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September 19, 2011 | by  | in Features | [ssba]

Slugs, Snails, Puppy Dog Tails Masculinity and Maleness

Being gay is typically seen as a ‘backwards step’ in terms of masculinity or ‘male-ness’. It is usually associated with people such as Chris Kolfer (Kurt from Glee) or Elton John, and anyone who identifies as gay is immediately expected by the ignorant to appear and behave ‘camp’.

Does being gay mean relinquishing masculinity? I believe not. (Google image search ‘Bo Dixon soccer ball’—if that isn’t the ‘manliest’ guy you’ve ever seen, you’re weird). But unfortunately society does, and the consequences of that are dire.

While there certainly are plenty of gay people who shun society’s arbitrary notions of masculinity and proudly embody a camp lifestyle, my experience as a gay man tells me they are the minority amongst gay men. Most gay guys are everyday guys who happen to like a bit of dick. Think about it. 10 per cent of any country (and hence the entire world) is gay. Do 10 per cent of all guys you meet remind you of Queer Eye for the Straight Guy? No. In fact, the vast majority of the guys you meet are just everyday guys, but oh shock horror 10 per cent of them are actually gay. So why do some guys embody feminine ideals? Are they trying to be feminine, or are they redefining masculinity? Is it a reaction to the burdens of masculinity placed on men, or is it just a genuine desire to look fabulous?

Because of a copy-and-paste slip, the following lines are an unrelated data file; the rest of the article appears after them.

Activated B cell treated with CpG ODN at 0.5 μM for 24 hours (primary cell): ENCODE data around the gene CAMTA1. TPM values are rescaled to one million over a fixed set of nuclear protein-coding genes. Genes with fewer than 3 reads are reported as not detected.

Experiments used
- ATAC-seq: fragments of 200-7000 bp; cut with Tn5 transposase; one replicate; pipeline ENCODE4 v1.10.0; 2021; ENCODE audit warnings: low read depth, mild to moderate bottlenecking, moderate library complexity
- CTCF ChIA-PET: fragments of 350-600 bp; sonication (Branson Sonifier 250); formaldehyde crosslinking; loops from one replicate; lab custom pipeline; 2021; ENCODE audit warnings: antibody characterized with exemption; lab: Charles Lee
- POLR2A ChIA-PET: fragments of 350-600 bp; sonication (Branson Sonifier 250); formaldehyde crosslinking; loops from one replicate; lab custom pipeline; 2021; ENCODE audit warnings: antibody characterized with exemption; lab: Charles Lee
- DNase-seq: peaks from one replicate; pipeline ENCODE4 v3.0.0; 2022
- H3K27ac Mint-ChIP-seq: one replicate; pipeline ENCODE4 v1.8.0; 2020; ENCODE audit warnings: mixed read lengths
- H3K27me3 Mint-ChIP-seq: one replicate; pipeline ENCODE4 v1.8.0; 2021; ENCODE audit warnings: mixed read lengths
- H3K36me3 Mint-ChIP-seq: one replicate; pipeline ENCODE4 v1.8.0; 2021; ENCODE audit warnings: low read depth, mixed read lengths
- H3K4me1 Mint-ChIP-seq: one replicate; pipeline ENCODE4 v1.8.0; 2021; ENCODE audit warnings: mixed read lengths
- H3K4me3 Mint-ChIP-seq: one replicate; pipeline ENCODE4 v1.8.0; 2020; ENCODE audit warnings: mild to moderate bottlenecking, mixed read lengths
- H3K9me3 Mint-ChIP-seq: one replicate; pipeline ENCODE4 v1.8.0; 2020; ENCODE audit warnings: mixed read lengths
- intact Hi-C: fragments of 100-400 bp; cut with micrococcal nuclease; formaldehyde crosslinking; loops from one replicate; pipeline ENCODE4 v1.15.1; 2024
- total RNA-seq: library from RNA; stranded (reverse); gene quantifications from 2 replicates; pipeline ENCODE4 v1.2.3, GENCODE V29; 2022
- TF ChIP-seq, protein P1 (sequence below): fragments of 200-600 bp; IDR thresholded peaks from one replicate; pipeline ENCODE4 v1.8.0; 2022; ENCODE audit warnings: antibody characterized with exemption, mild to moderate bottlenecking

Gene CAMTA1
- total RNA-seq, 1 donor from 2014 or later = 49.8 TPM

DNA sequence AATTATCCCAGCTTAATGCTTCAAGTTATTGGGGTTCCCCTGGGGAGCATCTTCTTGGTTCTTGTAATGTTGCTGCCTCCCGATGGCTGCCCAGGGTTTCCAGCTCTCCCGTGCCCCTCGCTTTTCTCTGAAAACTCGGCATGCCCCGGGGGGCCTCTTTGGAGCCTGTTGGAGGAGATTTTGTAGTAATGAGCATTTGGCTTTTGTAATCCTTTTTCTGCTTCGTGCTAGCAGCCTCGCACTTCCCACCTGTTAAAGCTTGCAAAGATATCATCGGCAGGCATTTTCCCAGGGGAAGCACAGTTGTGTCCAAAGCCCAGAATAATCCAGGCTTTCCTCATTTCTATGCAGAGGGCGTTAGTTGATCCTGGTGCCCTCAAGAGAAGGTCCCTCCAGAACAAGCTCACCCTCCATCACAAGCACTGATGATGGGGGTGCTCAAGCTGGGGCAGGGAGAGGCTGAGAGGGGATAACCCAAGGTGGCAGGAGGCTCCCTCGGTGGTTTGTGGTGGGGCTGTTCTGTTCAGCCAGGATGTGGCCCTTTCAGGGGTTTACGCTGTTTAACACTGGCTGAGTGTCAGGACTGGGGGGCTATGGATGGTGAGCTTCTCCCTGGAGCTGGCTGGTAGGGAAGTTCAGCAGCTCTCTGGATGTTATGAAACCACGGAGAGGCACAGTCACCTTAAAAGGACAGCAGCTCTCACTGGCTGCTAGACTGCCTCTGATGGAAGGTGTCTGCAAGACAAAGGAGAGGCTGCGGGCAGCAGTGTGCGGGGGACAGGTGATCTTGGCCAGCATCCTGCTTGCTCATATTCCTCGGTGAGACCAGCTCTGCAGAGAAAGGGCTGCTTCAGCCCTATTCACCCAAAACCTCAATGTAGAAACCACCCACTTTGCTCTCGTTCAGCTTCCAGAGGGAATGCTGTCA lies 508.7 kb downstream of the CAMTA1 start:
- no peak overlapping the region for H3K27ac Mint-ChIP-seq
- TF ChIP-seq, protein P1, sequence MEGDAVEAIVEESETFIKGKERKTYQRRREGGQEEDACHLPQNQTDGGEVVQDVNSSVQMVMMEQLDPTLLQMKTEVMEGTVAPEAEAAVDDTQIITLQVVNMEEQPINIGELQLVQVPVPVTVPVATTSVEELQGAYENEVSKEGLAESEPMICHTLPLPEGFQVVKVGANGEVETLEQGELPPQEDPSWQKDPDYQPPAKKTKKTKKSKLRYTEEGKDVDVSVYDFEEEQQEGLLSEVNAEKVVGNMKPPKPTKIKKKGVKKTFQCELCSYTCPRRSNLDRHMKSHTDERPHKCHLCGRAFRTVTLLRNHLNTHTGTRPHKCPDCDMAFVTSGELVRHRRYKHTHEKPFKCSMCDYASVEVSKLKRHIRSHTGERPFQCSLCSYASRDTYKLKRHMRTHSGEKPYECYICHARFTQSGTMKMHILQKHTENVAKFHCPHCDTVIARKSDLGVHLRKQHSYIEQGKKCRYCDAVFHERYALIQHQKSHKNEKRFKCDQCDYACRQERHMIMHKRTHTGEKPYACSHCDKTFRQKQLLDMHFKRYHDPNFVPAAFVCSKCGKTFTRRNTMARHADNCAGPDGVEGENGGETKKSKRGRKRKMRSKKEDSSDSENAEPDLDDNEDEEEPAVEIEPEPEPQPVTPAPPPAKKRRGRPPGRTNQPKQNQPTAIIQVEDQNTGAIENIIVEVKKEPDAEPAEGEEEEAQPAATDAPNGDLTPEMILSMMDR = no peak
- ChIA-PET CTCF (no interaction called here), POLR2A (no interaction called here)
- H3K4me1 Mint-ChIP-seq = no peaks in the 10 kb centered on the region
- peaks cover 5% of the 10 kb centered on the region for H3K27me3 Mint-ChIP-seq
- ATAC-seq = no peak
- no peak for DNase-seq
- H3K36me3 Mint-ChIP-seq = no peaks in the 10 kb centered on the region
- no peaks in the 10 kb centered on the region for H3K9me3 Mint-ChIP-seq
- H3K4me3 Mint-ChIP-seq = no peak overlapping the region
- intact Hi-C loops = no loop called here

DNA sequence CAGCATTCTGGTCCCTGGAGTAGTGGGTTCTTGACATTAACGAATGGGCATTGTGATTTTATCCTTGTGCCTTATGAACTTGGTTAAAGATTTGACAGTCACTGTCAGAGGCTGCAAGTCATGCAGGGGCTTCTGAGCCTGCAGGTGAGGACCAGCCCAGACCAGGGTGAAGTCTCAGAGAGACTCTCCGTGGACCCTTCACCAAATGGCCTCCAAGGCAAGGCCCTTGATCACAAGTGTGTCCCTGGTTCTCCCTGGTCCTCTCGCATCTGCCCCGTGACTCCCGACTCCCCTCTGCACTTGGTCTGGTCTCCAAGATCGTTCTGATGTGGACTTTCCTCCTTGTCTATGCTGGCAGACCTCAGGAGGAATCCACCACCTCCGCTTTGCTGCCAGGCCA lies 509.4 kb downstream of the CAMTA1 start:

We don’t even need to answer these questions to establish the obvious flaw of assigning ‘masculine’ and ‘feminine’ ideals to men and women—everyone is different. The simple fact that all people have different personalities and upbringings immediately tells us that forcing them to embody a particular set of ideals to be considered worthy of owning their current sexy parts is a very destructive way of trying to order society. Only a very small amount of people ever actually fit into that box of total manliness yet we hold them up as ‘the ideal’, thus telling the majority of men who don’t meet that standard that they are somehow of lesser quality.